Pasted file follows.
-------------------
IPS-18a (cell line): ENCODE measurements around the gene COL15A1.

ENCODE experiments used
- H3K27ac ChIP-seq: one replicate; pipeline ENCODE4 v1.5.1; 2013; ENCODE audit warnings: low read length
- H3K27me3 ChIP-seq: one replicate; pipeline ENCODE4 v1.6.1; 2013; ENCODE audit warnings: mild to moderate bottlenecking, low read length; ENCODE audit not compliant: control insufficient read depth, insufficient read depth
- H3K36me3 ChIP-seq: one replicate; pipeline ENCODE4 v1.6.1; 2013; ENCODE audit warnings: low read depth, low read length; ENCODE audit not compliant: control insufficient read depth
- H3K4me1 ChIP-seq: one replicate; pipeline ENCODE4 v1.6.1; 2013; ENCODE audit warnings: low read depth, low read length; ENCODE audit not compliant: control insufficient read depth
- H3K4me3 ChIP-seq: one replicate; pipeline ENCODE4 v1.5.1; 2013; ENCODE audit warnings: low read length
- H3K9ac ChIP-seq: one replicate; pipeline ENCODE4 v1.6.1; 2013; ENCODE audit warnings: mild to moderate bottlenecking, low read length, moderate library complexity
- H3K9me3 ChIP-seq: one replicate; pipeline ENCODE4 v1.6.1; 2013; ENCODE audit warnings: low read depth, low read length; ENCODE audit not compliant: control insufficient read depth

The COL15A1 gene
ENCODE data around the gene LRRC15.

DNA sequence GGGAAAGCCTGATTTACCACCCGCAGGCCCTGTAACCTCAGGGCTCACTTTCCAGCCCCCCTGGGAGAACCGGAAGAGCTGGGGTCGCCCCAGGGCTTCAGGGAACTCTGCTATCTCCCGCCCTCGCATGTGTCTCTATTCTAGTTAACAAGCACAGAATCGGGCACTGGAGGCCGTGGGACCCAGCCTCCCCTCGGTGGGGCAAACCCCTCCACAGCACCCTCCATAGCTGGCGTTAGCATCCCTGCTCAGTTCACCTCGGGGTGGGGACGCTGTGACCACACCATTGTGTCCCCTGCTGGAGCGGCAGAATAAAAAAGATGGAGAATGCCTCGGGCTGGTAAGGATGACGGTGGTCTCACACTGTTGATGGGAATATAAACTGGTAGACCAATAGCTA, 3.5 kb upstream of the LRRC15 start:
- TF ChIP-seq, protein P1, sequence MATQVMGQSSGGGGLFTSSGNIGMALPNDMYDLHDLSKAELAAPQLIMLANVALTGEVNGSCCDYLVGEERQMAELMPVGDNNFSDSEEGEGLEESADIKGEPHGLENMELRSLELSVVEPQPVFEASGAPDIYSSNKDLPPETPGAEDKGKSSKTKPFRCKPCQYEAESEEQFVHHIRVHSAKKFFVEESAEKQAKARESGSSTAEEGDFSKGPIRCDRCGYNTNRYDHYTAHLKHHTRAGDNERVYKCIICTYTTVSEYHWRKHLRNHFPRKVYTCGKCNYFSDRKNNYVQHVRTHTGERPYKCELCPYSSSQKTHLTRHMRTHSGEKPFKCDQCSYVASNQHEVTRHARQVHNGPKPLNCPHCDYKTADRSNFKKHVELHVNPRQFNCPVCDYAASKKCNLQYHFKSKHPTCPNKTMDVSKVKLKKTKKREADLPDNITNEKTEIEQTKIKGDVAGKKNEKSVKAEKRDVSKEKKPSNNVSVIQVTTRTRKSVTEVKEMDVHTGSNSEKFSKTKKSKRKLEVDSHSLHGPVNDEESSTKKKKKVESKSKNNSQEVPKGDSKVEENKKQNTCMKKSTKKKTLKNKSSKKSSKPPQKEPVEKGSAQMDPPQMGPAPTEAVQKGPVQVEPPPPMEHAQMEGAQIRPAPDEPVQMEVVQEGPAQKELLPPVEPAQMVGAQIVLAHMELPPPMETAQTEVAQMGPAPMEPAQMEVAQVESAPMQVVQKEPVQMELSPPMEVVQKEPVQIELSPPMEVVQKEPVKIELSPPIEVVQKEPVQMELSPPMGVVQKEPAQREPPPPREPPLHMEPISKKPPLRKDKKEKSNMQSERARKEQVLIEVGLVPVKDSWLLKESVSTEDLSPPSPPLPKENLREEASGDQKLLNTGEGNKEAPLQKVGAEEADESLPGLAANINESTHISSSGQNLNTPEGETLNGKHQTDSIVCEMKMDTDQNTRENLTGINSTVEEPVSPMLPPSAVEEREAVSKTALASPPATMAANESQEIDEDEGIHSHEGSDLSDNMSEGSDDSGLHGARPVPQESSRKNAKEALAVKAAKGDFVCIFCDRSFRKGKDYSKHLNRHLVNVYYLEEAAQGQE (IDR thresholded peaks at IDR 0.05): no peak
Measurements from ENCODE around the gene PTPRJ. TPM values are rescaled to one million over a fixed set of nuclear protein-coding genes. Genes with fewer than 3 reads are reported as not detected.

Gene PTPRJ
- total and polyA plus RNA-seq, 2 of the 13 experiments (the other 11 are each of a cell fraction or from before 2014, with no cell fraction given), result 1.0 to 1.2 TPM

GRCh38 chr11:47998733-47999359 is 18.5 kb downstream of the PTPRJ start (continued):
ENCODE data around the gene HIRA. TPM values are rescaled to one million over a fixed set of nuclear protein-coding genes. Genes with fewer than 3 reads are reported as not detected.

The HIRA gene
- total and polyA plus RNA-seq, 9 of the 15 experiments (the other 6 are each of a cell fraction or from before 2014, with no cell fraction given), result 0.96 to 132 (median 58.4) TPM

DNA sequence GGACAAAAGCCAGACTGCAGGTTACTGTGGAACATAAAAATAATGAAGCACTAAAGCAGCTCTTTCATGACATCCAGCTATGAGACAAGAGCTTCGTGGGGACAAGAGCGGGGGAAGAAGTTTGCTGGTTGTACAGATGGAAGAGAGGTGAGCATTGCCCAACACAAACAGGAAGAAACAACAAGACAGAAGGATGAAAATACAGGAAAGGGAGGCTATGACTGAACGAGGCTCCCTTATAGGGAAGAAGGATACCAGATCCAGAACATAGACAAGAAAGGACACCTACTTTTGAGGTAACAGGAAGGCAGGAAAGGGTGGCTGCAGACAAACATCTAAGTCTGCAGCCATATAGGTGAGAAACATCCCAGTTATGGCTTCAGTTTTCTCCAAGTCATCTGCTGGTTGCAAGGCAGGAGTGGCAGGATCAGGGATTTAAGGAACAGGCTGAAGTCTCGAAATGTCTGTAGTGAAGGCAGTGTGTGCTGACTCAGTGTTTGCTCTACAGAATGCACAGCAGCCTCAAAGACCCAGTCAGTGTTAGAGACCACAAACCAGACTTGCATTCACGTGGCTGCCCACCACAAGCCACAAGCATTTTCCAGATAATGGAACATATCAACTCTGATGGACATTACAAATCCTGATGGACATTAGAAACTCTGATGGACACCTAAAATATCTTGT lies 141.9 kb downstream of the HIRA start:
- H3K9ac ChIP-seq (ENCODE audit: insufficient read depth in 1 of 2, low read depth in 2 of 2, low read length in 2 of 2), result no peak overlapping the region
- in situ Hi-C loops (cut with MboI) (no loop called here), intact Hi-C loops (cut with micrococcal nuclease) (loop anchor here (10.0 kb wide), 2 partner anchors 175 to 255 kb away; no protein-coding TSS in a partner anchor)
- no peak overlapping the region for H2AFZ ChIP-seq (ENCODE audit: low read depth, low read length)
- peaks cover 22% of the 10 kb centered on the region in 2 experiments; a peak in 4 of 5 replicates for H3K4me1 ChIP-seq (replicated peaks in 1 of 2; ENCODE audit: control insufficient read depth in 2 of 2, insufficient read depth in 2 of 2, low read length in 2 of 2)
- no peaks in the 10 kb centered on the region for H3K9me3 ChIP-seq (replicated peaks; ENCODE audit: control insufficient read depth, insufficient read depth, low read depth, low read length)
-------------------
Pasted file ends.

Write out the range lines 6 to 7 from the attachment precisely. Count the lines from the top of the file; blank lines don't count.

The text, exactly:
- H3K4me1 ChIP-seq: one replicate; pipeline ENCODE4 v1.6.1; 2013; ENCODE audit warnings: low read depth, low read length; ENCODE audit not compliant: control insufficient read depth
- H3K4me3 ChIP-seq: one replicate; pipeline ENCODE4 v1.5.1; 2013; ENCODE audit warnings: low read length